Seattle Mariners Busy on Day 1 of FanSided Faux Off-Season
The 30 sites of FanSided have come together to pack an entire off-season into a 3 day simulation! In true Jerry Dipoto fashion, the Seattle Mariners got busy on the trade market. Lets look at what went down.
Before we get started, let’s do a quick recap of what we are trying to do. The Seattle Mariners enter the 2018 season looking to end their 16 year playoff drought. With massive holes in the rotation, as well as the bullpen and centerfield, I had just $30 million to fill these gaps.
Although a daunting task, I wanted to kick it up a notch and add potential impact prospects to our farm system as well. Why? I guess I like pulling my hair out? But now, lets take a look at what went down on Day 1 of our Off-Season simulation!
Sign Shohei Ohtani
As expected, the bidding for Ohtani got intense. Thankfully, money was not the primary factor. The Mariners were selected over the Yankees, Dodgers, and Twins and we were gifted the Japanese superstar. We leaned heavily on our franchises history with Japan, including close ties to Ichiro Suzuki and Hisashi Iwakuma.
These factors, including proximity to Japan, and a decent signing bonus, gave us an edge over the Yankees and the surprisingly aggressive Twins, who acquired nearly $1 million in extra international slot money before Ohtani was awarded.
We were obviously thrilled to snag a player as talented as Ohtani. We now feel that we have a dynamic 1-2 punch with Ohtani and Paxton. Paying these two a combined $6 million in 2018 also could allow us to sign a veteran to round out the rotation.
Traded Kyle Seager to the Atlanta Braves for Julio Teheran, Austin Riley and Joey Wentz
We asked you guys if we should shop Kyle Seager on our Twitter page (@sodomojoFS) and after a little back and forth, a majority said yes. I fully went into this sim expecting Seager to be our third baseman when we left. I floated him out their, and after hearing from 6 or 7 teams, I found a deal that was too good for me to pass up.
Trading Seager clears $19 million off our books for this sim. Well, actually $11 million when you add Teheran’s $8 million salary. Speaking of Teheran, he is an interesting case. He is a good player, coming off a mediocre year. Sounds like a Dipoto guy already right?
In addition, Teheran is just 27 years old in 2018, with 2 years remaining on his deal worth $19 million total. He also has a 3rd year option worth $12 million in 2020. Adding Teheran fills out our rotation, giving the Mariners a staff that can compete with anybody. Paxton-Ohtani- Felix-Leake-Teheran is not terrible at all.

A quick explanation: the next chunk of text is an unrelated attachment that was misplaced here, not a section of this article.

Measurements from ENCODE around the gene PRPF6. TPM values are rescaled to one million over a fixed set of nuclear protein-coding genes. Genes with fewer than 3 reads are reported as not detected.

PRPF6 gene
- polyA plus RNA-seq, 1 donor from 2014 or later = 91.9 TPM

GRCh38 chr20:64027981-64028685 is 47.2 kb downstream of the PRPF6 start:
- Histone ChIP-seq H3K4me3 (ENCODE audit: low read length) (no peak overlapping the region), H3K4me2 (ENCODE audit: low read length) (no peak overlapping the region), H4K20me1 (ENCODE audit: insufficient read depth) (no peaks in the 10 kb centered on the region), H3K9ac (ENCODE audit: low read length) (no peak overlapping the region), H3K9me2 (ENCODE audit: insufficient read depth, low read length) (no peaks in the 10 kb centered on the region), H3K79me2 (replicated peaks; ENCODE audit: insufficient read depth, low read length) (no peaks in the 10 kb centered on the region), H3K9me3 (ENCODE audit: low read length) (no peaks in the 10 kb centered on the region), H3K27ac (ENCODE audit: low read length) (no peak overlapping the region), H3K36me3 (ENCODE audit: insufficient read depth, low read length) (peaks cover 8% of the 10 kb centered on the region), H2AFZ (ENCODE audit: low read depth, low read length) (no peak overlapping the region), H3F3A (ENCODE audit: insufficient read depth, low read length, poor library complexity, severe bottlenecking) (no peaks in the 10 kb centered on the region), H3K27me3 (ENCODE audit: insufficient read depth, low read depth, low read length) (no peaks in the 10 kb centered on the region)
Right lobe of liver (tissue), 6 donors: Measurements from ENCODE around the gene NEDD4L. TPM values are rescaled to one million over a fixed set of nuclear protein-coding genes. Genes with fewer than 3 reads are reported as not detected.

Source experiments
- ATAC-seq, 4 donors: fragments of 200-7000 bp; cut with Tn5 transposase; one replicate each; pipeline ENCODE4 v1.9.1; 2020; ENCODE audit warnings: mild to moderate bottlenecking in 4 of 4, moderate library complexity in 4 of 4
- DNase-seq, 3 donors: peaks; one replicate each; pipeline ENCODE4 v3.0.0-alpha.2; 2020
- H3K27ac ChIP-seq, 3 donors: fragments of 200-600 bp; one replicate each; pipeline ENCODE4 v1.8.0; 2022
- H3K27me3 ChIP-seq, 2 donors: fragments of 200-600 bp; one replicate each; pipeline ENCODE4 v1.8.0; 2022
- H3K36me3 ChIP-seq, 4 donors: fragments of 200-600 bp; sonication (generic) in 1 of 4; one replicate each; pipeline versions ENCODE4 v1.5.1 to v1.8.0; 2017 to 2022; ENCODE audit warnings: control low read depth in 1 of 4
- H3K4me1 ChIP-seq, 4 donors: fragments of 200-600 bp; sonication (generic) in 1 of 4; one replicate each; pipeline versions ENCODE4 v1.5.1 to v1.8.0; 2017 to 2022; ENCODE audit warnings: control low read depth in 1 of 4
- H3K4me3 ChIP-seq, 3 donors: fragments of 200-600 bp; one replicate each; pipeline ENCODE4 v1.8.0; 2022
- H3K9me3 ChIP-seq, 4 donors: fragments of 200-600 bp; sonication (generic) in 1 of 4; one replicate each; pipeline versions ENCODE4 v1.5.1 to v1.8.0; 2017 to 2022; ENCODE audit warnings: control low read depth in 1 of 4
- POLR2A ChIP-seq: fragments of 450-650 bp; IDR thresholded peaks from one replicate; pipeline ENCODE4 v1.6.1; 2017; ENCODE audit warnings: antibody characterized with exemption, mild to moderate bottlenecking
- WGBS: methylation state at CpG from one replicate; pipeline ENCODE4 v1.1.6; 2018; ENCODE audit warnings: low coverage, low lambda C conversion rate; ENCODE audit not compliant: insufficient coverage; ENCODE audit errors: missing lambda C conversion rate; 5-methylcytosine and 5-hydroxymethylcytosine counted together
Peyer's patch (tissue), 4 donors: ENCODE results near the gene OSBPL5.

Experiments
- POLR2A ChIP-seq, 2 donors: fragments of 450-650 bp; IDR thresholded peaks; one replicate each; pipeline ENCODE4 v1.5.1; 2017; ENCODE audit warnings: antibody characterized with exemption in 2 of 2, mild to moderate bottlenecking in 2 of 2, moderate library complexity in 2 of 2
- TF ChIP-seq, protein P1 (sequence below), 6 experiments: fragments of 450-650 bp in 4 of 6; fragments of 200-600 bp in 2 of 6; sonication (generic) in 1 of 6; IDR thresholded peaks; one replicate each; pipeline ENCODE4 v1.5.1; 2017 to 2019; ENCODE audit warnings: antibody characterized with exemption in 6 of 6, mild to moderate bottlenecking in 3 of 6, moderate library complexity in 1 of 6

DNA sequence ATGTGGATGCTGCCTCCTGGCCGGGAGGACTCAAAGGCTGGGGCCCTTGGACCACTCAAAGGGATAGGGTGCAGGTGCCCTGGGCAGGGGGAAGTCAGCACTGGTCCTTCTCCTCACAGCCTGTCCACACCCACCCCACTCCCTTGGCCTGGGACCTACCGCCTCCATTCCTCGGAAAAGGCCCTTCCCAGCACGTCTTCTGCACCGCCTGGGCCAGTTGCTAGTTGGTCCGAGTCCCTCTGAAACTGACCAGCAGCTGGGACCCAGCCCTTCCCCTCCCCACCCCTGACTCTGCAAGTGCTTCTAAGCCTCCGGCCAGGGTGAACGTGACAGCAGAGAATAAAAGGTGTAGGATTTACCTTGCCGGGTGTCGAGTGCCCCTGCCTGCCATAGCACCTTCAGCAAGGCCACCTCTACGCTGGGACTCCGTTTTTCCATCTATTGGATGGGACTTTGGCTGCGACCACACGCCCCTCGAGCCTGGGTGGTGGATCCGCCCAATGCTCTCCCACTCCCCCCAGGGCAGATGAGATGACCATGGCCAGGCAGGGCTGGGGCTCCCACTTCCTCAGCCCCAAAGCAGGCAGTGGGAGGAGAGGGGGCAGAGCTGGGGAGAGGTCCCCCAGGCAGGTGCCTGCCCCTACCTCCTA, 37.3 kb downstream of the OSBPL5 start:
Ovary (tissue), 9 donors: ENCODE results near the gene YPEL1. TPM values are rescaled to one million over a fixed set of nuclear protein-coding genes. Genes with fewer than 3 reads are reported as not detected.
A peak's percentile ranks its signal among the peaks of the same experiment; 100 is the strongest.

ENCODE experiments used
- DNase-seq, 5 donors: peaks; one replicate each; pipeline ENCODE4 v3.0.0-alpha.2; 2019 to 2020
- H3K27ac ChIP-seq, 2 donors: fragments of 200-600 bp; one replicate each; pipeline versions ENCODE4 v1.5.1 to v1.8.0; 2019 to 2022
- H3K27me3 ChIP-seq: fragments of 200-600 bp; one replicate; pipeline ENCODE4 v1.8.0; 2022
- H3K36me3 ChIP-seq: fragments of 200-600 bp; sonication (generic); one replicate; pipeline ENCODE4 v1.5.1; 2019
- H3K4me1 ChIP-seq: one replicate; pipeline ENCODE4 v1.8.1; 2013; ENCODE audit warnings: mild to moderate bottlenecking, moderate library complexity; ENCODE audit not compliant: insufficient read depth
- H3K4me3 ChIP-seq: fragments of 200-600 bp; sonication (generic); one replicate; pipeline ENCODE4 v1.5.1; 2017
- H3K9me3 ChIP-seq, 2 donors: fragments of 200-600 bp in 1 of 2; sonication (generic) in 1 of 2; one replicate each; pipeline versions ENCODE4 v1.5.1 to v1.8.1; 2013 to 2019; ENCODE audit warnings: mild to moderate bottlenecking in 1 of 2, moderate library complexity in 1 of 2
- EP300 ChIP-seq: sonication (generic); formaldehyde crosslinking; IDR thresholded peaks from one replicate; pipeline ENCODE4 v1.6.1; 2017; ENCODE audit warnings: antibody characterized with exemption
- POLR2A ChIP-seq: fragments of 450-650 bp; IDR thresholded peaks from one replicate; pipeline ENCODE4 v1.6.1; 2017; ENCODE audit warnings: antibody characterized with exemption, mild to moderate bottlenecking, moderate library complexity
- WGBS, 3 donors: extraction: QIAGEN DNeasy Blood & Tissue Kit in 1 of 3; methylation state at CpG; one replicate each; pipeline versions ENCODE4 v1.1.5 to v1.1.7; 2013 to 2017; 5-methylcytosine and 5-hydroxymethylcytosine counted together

Taking Seager off the books also gives us an opportunity to go after a big name starter (Darvish or Arrieta) which could make either Mike Leake or Julio Teheran an appealing trade piece on this market.
As for the other players in the deal, Riley and Wentz, both are high upside, projectable prospects who do not need to be on the 40 man roster. Riley is a corner infielder with massive right-handed pop. To be honest, he reminds me a bit of Ryon Healy, but with a legit shot to stick at 3rd base.
Wentz tore it up in A ball, and has the upside of a #2 starter with a floor as a useful multi-inning guy out of the pen.
Trade Chris Torres, Luis Liberato, and Ariel Miranda to Cincinnati for Eugenio Suarez and Tyler Rainey
There was no chance I was trading Kyle Seager without having a bona fide MLB third baseman to replace him. Enter Eugenio Suarez. I am not going to tell you Suarez is as good as Kyle Seager. He isn’t. But he is substantially cheaper, scheduled to earn just $4.5 million in 2018 as a first year Arbitration eligible player.
Suarez is not a bad player. The 26-year-old posted a career season in 2017, slashing .260/.367/.461 with 26 homers and a All-Star caliber 4.1 fWAR. It is unlikely he will repeat that production in 2018, but at 26, it is not impossible.
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Suarez also grades out very similarly to Seager on defense. Honestly, I feel like this is a lateral move from Suarez to Seager. Keep in mind, Suarez is 3 years younger than Seager, and will make roughly $14 million less than him.
The Mariners love to find players who are blocked by higher rated prospects or guys who are about to be pushed out those spots. The Reds top prospect Nick Senzel figures to make his debut in 2018, thus the need for them to move Suarez.
Trade Nick Vincent and Chase De Jong to Colorado for Raimel Tapia
If you have read some of my stuff in the past, you know I have been on the “trading Nick Vincent” bandwagon for a while. I still think the Mariners missed a massive opportunity to move him in season. Now that I am calling the shot, I wasn’t going to miss this opportunity.
I will certainly need to replace Vincent before this sim is over, but Raimel Tapia gives me a potential every day centerfielder with 6 years of club control and 2 options left. The deal was simply to sweet to pass up on.
Tapia has a plus speed tool and good instincts in the outfield, giving him a chance to play in center. He is probably better suited for left field, but his player ha produced everywhere he has played. Even in 70 games with the big club, he hit a respectable .288/.329/.425.
The soon to be 24-year-old will have to compete in Spring Training with Guillermo Heredia and Ben Gamel for a spot on the roster, but Tacoma is just a short trip away. Having 6 outfielders to fill 4 or 5 spots is never a bad things.
Day 2 is well underway, and without giving away too much, I would expect a majority of my trading to be done. I still need to add a few quality bullpen arms, and figure out exactly what I am doing at the centerfield position.
I am actively bidding on a starting pitcher, and am currently in position to one big name to this roster. I will continue to try to get younger whilst giving the 2018 Mariners a legitimate shot at a playoff spot. Stay tuned for more.